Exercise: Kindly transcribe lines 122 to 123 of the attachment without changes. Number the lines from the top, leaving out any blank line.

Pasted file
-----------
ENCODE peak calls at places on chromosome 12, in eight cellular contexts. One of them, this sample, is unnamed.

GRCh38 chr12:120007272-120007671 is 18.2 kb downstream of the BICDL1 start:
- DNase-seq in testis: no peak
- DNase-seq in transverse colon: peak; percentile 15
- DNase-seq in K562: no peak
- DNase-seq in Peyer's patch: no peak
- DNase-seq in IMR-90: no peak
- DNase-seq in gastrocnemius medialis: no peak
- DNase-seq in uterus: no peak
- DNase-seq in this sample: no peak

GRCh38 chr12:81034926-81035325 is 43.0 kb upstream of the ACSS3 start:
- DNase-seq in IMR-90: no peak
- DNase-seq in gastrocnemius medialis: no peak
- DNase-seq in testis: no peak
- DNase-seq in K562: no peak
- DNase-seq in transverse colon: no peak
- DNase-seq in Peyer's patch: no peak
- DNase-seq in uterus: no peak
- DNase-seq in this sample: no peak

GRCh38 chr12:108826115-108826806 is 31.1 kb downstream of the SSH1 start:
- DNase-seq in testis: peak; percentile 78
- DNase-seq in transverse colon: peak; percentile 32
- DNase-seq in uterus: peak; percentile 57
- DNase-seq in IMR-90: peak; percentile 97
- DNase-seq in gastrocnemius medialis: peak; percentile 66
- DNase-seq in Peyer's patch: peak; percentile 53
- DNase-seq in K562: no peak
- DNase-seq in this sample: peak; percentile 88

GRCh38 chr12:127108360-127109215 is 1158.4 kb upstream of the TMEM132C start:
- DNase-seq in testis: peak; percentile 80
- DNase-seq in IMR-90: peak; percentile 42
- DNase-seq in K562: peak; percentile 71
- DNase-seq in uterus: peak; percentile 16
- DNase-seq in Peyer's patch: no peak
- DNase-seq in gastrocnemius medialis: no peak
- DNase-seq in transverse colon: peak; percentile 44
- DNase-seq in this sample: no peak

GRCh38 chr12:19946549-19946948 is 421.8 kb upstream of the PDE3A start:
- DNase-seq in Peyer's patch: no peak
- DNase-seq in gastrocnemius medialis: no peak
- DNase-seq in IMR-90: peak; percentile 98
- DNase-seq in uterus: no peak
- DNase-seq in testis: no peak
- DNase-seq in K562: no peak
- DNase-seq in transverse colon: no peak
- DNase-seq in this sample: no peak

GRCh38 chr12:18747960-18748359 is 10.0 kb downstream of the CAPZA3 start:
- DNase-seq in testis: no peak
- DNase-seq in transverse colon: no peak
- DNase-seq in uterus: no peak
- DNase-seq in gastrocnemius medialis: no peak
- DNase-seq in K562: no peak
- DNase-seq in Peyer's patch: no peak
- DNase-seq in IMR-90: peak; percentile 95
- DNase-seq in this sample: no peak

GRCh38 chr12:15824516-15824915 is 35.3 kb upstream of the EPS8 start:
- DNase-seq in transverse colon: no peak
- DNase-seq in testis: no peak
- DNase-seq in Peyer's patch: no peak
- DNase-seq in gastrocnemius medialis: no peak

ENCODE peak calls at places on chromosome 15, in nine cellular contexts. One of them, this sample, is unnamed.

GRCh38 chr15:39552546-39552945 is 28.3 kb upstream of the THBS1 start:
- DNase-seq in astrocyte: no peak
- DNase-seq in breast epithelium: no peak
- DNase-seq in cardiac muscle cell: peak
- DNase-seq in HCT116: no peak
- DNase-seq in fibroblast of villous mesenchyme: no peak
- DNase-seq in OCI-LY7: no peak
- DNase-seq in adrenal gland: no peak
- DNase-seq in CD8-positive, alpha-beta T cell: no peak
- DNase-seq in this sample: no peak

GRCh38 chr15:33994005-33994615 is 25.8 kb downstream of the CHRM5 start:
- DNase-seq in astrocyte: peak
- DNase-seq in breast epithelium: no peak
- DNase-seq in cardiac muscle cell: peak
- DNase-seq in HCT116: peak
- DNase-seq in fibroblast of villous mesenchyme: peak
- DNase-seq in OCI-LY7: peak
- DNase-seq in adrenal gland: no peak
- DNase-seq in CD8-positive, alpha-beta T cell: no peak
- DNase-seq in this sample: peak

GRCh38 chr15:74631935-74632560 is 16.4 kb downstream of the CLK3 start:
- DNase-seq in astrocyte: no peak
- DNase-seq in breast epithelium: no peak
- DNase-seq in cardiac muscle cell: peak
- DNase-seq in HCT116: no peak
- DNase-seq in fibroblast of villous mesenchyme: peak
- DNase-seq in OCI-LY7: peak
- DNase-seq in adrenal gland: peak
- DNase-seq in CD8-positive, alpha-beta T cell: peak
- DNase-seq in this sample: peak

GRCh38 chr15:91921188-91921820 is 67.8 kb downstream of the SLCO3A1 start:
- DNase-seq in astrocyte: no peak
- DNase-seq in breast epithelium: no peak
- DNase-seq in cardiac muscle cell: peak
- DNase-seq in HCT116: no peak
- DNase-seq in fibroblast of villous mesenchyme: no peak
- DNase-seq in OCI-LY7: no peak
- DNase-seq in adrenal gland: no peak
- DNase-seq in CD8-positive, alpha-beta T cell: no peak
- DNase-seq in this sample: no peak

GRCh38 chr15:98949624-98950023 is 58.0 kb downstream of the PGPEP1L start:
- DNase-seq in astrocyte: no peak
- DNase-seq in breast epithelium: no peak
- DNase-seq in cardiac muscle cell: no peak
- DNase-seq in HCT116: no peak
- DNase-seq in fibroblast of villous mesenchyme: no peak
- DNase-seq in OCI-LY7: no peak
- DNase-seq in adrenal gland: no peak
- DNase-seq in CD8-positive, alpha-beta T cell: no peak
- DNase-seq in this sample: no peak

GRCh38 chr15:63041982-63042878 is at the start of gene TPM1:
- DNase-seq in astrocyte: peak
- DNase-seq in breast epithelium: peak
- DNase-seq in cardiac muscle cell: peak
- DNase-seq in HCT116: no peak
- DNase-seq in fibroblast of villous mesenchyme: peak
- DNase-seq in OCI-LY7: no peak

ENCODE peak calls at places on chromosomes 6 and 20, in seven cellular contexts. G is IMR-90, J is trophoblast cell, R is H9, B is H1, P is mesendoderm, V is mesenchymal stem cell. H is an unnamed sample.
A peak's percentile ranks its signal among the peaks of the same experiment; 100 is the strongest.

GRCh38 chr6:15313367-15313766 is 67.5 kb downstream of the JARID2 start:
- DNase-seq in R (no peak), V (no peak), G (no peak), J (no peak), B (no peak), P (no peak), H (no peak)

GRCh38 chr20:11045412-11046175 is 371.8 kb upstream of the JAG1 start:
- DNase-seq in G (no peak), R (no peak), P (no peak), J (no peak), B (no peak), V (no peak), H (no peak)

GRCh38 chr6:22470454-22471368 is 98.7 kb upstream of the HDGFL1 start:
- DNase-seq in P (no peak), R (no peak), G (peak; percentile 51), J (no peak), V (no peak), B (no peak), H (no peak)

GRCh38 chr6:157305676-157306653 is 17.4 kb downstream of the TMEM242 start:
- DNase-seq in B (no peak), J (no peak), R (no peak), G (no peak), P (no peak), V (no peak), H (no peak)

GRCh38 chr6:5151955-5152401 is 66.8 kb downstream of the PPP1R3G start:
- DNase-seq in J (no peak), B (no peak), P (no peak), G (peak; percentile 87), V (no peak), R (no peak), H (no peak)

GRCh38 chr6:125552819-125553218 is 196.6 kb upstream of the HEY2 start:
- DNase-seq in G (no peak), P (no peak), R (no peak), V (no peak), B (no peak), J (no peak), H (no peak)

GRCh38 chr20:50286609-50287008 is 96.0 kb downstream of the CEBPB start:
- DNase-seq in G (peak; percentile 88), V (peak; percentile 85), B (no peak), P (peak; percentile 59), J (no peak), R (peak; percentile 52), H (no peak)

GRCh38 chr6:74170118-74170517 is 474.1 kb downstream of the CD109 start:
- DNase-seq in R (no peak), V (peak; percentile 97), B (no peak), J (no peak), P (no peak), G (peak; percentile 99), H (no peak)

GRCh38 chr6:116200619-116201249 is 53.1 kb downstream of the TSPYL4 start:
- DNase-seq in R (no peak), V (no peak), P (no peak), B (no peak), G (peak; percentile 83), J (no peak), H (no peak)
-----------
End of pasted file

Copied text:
- DNase-seq in R (no peak), V (no peak), G (no peak), J (no peak), B (no peak), P (no peak), H (no peak)

GRCh38 chr20:11045412-11046175 is 371.8 kb upstream of the JAG1 start: